Enzymes are a special kind of protein found in cells of living organisms. They’re made up of long chains of amino acids held together by peptide bonds. No two types of enzymes have the same amino acid structure, and each enzyme has its own unique shape. Automation of enzyme assays is becoming increasingly important and instrumentation is being developed to satisfy this need.
Enzyme assays are laboratory methods for measuring enzymatic activity. They are vital for the study of enzyme kinetics and enzyme inhibition. Usually,Discrete the assay is carried out by determining the enzyme activity with, and without activation by an added coenzyme. The activity can be monitored by measuring changes in concentration of substrates or products during the reaction. Enzyme activity is the rate of enzyme reaction — generally expressed as units of substrate converted (or product formed) per time unit. Enzyme kinetics is the study of the chemical reactions that are catalyzed by enzymes.
Factors affecting enzyme assay analysis
Measuring enzyme activity is a precise job and can be influenced by many variables. Results accuracy is highly dependent on temperature stability. Just a one-degree temperature change can lead to a 4–8% variation in enzyme activity. For consistent and reproducible results, an enzyme assay should be carried out in well-defined conditions that can be duplicated in other laboratories. Variables such as pH and buffer type, ionic strength, and temperature must be strictly controlled. pH is a critical parameter in method development and routine enzyme assay measurement.
pH affects the enzyme activity, charge, and shape of the substrate so that the substrate cannot bind to the active site or cannot be catalyzed to form a product. All enzymes have an ideal pH value, which is called optimal pH. Under the optimum pH conditions, each enzyme showed the maximum activity. Determination of the optimum pH in a coupled enzyme assay poses significant challenges because altering the pH of the reaction mixture can affect the performance of both enzymes. Fixing the other variable will allow correlating the change in measuring parameter and absorbance directly to the enzyme assay or enzyme activity. Reliable enzyme assay development is critical and the automated enzyme analyzers simplify the overall method development and results reliability.
Enzyme assays — what are the method choices?
Most enzyme assays are based on spectroscopic techniques, with the two dominant types being absorption and fluorescence. The spectrophotometric assay is a classic enzyme test, which remains as the most widely used assay for the lowest cost. All the steps involved are manual; controlling several variables manually leads to inconsistent results and makes the overall method development tedious and unreliable. This method is suitable when analyzing a few samples or enzyme-type routine operations.
Enzyme assays based on photometry, fluorometry, 96-, 384-, or even 1536-well format microplate offer a high-throughput alternative to the traditional spectrophotometers. The microplate format is convenient for high-throughput analysis using a 200 μL assay volume and are commonly used in life science applications. However, the microplate method suffers from temperature stabilization, absorption correction, and edge effect. The absorbance is measured vertically on microplates through the well, so several factors affect the liquid pathlength, and thus the absorbance. Therefore, in photometric microplate measurements, pathlength correction is required for calculating the enzyme assay. The primary cause for the “edge effect” phenomenon is evaporation and is commonly associated with 96-well microplates. Edge effect is an issue attributed to the increased evaporation rate of circumferential wells compared to centrally located wells. Often a great deal of work goes into assay development. They have limited incubation temperature, temperature stability, and precision, which limits the application range.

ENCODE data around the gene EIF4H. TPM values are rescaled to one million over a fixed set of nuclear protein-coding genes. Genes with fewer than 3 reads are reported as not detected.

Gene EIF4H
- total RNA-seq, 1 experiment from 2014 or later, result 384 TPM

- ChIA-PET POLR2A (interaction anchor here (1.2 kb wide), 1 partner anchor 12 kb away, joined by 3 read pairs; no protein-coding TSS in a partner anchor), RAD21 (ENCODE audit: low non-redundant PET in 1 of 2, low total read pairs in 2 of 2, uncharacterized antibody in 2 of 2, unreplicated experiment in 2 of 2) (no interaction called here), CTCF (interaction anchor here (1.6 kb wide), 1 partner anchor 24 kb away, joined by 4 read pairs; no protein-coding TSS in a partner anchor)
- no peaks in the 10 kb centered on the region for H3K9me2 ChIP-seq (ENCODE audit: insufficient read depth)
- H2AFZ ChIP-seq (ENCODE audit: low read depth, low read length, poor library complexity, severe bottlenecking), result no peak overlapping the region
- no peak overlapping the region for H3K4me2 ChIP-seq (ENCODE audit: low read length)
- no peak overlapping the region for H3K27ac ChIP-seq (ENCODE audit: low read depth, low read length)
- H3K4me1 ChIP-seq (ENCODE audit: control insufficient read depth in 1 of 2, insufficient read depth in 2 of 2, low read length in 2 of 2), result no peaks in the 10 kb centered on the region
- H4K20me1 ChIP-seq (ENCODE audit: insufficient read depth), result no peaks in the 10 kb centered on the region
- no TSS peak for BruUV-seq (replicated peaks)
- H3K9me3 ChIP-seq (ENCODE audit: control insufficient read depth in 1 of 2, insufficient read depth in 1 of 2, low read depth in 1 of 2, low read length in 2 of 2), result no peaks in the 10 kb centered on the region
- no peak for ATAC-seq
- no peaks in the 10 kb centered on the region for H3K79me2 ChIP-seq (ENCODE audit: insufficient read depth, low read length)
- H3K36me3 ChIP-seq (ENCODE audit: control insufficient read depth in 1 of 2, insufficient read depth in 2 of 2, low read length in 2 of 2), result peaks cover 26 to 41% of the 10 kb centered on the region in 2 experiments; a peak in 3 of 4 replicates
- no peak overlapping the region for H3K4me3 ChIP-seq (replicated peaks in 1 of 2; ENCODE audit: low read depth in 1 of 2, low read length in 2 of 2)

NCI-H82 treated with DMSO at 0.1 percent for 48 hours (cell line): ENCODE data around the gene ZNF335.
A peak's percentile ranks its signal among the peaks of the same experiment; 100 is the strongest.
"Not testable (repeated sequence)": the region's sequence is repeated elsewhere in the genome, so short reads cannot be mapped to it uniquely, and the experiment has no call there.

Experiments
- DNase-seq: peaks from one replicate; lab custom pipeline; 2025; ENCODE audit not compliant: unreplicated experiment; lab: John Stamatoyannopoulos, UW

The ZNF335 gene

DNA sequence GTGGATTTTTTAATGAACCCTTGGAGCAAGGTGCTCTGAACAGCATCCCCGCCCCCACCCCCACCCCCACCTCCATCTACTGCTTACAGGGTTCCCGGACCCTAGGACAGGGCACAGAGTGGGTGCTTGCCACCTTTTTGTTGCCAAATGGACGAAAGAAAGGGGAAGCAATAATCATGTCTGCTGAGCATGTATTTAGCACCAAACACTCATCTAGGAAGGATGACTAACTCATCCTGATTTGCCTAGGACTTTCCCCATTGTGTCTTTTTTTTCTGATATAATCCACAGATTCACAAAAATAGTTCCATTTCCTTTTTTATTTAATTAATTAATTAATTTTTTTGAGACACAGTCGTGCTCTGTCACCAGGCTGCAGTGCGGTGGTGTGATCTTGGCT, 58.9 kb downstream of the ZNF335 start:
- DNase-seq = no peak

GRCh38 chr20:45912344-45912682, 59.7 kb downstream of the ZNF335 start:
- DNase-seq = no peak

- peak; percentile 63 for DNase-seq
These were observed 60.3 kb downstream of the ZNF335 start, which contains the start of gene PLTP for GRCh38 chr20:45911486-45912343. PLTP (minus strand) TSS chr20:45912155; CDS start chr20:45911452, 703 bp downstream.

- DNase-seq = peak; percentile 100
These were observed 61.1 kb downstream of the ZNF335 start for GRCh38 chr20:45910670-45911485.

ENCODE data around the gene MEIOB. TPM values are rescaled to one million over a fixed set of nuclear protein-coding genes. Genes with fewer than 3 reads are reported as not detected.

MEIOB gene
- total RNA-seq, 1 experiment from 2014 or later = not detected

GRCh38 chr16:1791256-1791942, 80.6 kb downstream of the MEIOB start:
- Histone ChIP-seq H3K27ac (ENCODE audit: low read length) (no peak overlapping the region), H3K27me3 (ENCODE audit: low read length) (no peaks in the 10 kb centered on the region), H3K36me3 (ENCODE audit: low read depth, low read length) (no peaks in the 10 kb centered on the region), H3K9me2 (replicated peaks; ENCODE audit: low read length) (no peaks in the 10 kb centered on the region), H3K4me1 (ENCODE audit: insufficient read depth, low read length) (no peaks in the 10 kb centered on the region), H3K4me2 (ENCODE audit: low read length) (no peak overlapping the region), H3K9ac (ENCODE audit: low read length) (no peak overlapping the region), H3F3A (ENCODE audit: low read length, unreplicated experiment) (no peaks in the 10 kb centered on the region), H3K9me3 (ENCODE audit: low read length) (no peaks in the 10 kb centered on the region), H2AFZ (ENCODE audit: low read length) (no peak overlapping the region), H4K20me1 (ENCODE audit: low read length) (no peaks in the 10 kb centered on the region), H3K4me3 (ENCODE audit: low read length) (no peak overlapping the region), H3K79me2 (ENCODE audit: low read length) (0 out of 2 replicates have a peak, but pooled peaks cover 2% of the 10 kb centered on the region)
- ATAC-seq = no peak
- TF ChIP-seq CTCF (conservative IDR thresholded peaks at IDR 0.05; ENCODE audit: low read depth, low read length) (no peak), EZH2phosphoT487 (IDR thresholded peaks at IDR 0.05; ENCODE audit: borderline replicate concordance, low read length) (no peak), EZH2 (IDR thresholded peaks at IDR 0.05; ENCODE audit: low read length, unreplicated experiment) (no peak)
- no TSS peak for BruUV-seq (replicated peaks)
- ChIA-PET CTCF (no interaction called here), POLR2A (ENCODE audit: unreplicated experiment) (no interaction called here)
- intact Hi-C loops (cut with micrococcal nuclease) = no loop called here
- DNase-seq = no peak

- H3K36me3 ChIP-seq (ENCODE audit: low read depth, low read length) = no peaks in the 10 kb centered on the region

For some enzyme assays, it is necessary to quench or stop the reaction at a specific time to prevent further production of the product. For example, samples may be taken at 5-minute intervals for a predetermined time with the product being measured by high-performance liquid chromatography (HPLC). Each chromatographic analysis may take 30 minutes to complete.
Fully automated enzyme assay analysis
In comparison to the spectrophotometer or direct read microplate systems, the Gallery Plus discrete analyzers offer a wide incubation temperature range from 25° C to 60° C expanding the application possibilities. All the substrate additions and measurements are done in disposable low-volume cuvette, allowing the system to perform real-time kinetic measurement.
Superior temperature control and lack of edge effects ensure confidence in results. Thanks to dedicated software, enzyme workflows are incredibly simple with practically no change over time from one method to another. With flexible method parameters for each enzyme type — measuring wavelength, blank measurement, buffer addition, reagents additions, substrate addition, enzyme specific incubation temperature, enzyme specific incubation time, and data collection duration-the enzyme assay method development and transfer are effortless and reliable from R&D to QA/QC labs. Optional electrochemistry unit measures Optimal pH of the samples and helps to maintain consistent experimental condition.